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[Guide] Internet Writing Guide

A 10-minute course in online writing style by Timothy Campbell

  1. Taluntain

    The Internet Writing Guide takes about ten minutes to read.

    It provides basic information about writing online, so you can:
    • Be properly understood
    • Get your points across effectively
    • Avoid getting anybody annoyed
    • Avoid looking like a "beginner" on the net
    This guide is written mainly for someone who is new to the net, but there are a few items that may be helpful to experienced users.

    I hope you find this guide helpful and enjoyable.


    One of the first rules you learn when you get online is:


    Mixed-case text is more relaxing to read. See for yourself! HERE IS AN EXAMPLE OF A SENTENCE WRITTEN ENTIRELY IN UPPERCASE!

    It may be easier to type that way, but it instantly tells everybody that you are new to the net. Uppercase is sometimes used, when somebody wants to indicate that they are SHOUTING! But few people will read a message that SCREAMS at them.

    When typing in a message, break it up into paragraphs. People often skip enormous blocks of text. You do want them to read what you write, don't you?

    You should also put a blank line between paragraphs. This makes it easier to read.

    Pay close attention to the way experienced people type their messages. You'll notice that they follow the rules mentioned above.


    Keep it short. There is a lot of information on the net, and when people read what you've written, they want you to get to the point. They're busy, and they simply don't have the time to read a message in which you are "thinking out loud".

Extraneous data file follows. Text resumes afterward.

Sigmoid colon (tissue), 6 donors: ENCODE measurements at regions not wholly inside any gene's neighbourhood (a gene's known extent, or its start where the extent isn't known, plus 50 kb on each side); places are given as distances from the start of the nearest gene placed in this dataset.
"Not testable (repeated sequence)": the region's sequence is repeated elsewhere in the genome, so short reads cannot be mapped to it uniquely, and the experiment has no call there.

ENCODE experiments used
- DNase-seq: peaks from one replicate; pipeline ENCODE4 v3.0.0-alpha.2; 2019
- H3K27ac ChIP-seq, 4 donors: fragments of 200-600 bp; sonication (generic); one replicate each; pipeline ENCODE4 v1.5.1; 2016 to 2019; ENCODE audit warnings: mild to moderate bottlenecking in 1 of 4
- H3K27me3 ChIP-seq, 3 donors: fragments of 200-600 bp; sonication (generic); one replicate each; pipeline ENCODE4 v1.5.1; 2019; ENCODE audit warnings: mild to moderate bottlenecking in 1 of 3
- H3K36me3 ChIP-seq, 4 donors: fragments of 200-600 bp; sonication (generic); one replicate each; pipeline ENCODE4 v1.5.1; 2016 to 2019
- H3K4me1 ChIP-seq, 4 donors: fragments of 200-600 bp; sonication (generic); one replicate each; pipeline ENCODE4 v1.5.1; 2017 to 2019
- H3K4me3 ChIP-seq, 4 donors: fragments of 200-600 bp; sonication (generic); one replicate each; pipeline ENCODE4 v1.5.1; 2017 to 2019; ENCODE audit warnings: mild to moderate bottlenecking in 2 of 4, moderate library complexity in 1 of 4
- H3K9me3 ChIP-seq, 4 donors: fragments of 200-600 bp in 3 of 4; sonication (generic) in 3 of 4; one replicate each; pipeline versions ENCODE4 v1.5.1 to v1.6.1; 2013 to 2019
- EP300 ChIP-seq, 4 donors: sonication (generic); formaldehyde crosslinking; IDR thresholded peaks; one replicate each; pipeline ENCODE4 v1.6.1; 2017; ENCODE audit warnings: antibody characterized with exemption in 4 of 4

Don't just make it up as you go along. Plan ahead.

    So before you start to type, think first about what you want to say. Get your ideas straight in your head, and figure out how they all fit together. Then write it in as few words as possible.

    Some people actually jot down notes before they type a message online. This helps them figure out what they need to say. Such people usually sound like they know what they're talking about, because their brief statements are never vague.

    It's a good idea to use short paragraphs. This forces you to express yourself with a minimum of words. Also, bear in mind that it is harder to read text on a computer screen than in a book. Small paragraphs give the reader's eyes some relief.


    When you write something, make sure that people will understand you.

    After you type in a message -- and before you send it -- try reading it out loud. Sometimes sentences that seem to be okay when you're typing don't really work when you read them back.

    Avoid using acronyms. While some of these (such as BTW, which means "by the way") are well known, you can't be sure that all of your readers know what they mean. Net acronyms (BTW, ROFL, IIRC, IMNSHO, IANAL etc.) may seem "hip", but if they confuse the reader, you may not get your point across.